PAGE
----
Thursday, February 9, 2017

Flint Artifacts: Sweetland's Ice Cream


The Swiftness and Dispassion

"It wasn't that I felt sorry for these faceless national corporations; far from it. They had made their profits and their names by destroying smaller, earlier local businesses. But I was touched not only at the passage of these fixtures in my mental landscape, but also at the swiftness and dispassion with which the market swallowed even the most resilient enterprises. Businesses that had seemed unshakable a few years previously had disappeared in the span, seemingly, of few weeks. Whatever role they played passed on to other hands, hands that would feel briefly invincible and would, in their turn, be defeated by unforeseen changes. These survivors would also come to be forgotten."

—Teju Cole, Open City

Flint on Film: 1940 Parade

Monday, February 6, 2017

Jimmy Carter and the Search for Industrial Jobs

"This is my fifth visit to Flint, Michigan, and I always enjoy coming here. And I particularly wanted to come here this morning—and in a way I hate to say this, but I'm going to be frank with you-because of all the cities that have been hurt by the changes that have taken place in the automobile industry, with excessive imports and too slow a change to new models, Flint has been hurt the most. As President, my heart goes out to those who suffer, and I know that the people in Flint, Michigan, have been suffering. And I came here to let you know that I, as President, Vice President Mondale, Secretary Goldschmidt of Transportation, my whole administration is working with the leaders of UAW and all the manufacturing leaders in the automobile industry to put Flint, Michigan, back on its feet economically and to provide jobs for you workers. That's why I came."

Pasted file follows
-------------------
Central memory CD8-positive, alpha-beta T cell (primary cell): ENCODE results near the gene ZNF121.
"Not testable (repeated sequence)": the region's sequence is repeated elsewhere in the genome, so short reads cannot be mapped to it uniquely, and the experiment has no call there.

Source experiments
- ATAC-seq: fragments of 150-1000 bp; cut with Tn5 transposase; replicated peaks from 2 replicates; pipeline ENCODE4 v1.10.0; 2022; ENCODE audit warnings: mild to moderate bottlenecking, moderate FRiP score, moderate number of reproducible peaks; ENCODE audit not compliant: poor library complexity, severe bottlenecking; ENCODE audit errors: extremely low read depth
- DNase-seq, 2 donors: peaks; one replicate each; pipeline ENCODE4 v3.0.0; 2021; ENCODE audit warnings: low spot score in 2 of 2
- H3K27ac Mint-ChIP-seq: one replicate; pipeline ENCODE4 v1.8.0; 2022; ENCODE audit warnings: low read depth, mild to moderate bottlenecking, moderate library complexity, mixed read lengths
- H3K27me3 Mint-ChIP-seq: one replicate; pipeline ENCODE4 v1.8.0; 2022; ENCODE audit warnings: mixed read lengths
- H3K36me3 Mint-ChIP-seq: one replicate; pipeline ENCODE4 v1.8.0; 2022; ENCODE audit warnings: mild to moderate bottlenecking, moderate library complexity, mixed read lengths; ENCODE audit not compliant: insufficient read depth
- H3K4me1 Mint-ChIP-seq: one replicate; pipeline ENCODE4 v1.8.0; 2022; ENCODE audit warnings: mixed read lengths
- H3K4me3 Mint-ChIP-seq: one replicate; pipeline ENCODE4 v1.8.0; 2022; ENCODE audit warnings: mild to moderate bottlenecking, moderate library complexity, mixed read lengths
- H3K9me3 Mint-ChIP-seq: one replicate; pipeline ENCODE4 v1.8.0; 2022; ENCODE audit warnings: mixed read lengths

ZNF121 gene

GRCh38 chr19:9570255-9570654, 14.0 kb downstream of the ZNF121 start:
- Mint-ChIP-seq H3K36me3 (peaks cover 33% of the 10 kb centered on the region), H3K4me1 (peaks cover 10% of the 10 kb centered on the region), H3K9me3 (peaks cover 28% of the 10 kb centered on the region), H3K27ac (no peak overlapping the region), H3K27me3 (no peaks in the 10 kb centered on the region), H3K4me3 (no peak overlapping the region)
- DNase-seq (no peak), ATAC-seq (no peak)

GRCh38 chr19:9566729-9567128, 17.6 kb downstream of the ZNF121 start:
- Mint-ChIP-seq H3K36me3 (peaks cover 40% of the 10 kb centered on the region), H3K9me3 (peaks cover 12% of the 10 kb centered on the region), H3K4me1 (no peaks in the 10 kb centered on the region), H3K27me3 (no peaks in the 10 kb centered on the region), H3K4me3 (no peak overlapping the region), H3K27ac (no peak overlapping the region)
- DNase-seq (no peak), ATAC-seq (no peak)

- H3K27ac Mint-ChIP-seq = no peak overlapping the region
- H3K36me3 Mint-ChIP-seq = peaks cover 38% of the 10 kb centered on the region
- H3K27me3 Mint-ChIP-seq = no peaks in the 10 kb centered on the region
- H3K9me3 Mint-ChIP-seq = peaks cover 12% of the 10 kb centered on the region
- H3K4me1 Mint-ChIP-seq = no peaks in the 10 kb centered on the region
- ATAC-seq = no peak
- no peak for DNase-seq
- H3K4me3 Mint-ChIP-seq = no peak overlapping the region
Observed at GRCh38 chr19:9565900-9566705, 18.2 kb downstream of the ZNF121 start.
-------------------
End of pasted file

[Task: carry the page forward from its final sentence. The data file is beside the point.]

President Jimmy Carter
October 1, 1980

Flint Expatriates


Wednesday, February 1, 2017

Don Coleman, R.I.P.


Don Coleman, a legend at Flint Central High School and Michigan State University, died Monday at the age of 88.

Graham Couch of the Lansing State Journal reports:
Coleman, described as a pioneer of pioneers, was MSU’s first unanimous All-America and its first black All-America in 1951. The 5-foot-10, 185-pound pulling tackle from Flint — who made Lansing his home for adult life — impacted the game as much, if not more than any of the more celebrated legends that followed him at MSU in the 1960s. 
“People took him for granted because of how he behaved and handled himself,” said friend Clarence Underwood, a lifer at MSU, including a stint as athletic director from 1999-02. “He did a lot for the university that went down in history. And because of what he did, a lot of people followed on his back. He was the guy who led the way. He was one of the founders.”

Flint Postcards: The Drifter Motel

Go here for more Drifter memorabilia.

Wednesday, January 25, 2017

Flint Artifacts: Look to Flint Brochure

"The Showplace of Michigan"
(Quotation marks are to indicate a quotation, not irony, unless that's what you're looking for.)